Ntlemeza has a card up his sleeve – he can legally return to work

Ousted Hawks boss Mthandazo Berning Ntlemeza can lawfully return to his office on Monday — despite newly appointed Minister of Police Fikile Mbalula promising fire and brimstone if he does.

Mbalula warned Ntlemeza not to pitch for work after the former Hawks boss told City Press only Parliament can remove him from his position and that he would return to his office when he got back from his holiday in the Eastern Cape.

Even the Democratic Alliance has threatened to charge Ntlemeza with defeating the ends of justice should he return.

Despite every effort to keep him out, the attorneys of the Helen Suzman Foundation this week acknowledged that, by virtue of the Superior Courts Act, he was entitled to return to work, albeit temporarily.

The foundation and Freedom Under Law have been fighting the appointment of Ntlemeza through the courts since 2015, when he was contentiously appointed permanently to lead South Africa’s elite corruption busting unit. Last month the appointment was reviewed and set aside by the high court in Pretoria when a full Bench of three judges confirmed his inappropriateness for the top job, saying he lacked “honesty, integrity and conscientiousness”.

Last week the court dismissed Ntlemeza’s application for leave to appeal, leaving the minister with only one option — to petition the Supreme Court of Appeal (SCA). The legal effect of this petition would be to suspend the high court order, and allow Ntlemeza to return to work, until the SCA had its say.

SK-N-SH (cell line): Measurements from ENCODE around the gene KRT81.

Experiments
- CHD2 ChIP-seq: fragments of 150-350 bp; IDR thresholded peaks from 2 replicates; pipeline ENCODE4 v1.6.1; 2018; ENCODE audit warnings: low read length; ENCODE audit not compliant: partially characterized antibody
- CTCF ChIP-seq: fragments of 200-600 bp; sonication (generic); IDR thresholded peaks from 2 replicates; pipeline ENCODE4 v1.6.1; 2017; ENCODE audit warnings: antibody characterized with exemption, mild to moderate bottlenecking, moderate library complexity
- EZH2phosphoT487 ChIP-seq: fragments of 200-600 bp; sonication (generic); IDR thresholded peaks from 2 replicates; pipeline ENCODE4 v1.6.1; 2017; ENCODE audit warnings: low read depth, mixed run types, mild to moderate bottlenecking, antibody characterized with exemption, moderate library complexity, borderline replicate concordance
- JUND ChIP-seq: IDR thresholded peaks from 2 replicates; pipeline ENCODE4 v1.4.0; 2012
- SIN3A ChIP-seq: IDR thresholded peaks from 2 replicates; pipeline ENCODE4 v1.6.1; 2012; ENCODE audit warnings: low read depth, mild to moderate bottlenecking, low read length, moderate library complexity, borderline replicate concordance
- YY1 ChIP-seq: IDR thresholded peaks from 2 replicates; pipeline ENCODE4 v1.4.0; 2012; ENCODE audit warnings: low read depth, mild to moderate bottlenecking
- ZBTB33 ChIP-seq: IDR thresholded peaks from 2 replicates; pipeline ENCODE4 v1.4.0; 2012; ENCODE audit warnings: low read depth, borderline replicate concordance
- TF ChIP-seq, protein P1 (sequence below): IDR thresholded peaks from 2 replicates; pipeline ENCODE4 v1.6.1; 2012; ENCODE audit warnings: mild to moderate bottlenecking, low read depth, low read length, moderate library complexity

To close this gap, the high court gave a further order: that its judgment “will continue to be operational and executed in full whether or not there are any applications for leave to appeal or there is any petition for leave to appeal”.

Known as an execution order, its purpose was to ensure that, whatever appeals followed, Ntlemeza would be forced to stay at home as the appeal options were depleted.

When Mbalula withdrew the ministry’s appeal initiated by his predecessor, it looked like the end for Ntlemeza.

But Ntlemeza’s attorney, Comfort Ngidi, says he has an ace up his sleeve that will get his client back to the office on Monday.

“Sometimes one needs a bit of luck on your side, and this happened when the HSF [Helen Suzman Foundation] asked for the [execution] order to keep Ntlemeza out of the office,” Ngidi said.

Ngidi is relying on the relatively recently enacted Superior Courts Act of 2013. Section 18 of the Act deals with what happens to court orders on appeal and when, in exceptional circumstances, execution orders will be granted.

But section 18(4) says that when such an exceptional order is granted, the aggrieved person has an “automatic right of appeal” and that the order granted will be “automatically suspended, pending the outcome of such appeal”.

Said Ngidi: “Our client will go back to his position on Monday. Our understanding is that when we appeal the ‘stay at home order’ to the SCA, the high court order is suspended until such time as the appeal proceedings are concluded.”

One other provision of 18(4) is that the court “must deal with it as a matter of extreme urgency”.

Whether or not this appeal succeeds, Ntlemeza can, at a later stage, petition the SCA to hear the merits of his case.

Vlad Movshovich, the attorney for the foundation, said Ntlemeza initiated legal proceedings to appeal the “stay at home order” and confirmed that he is entitled to return to the Hawks office in Silverton, Pretoria, once the appeal is lodged.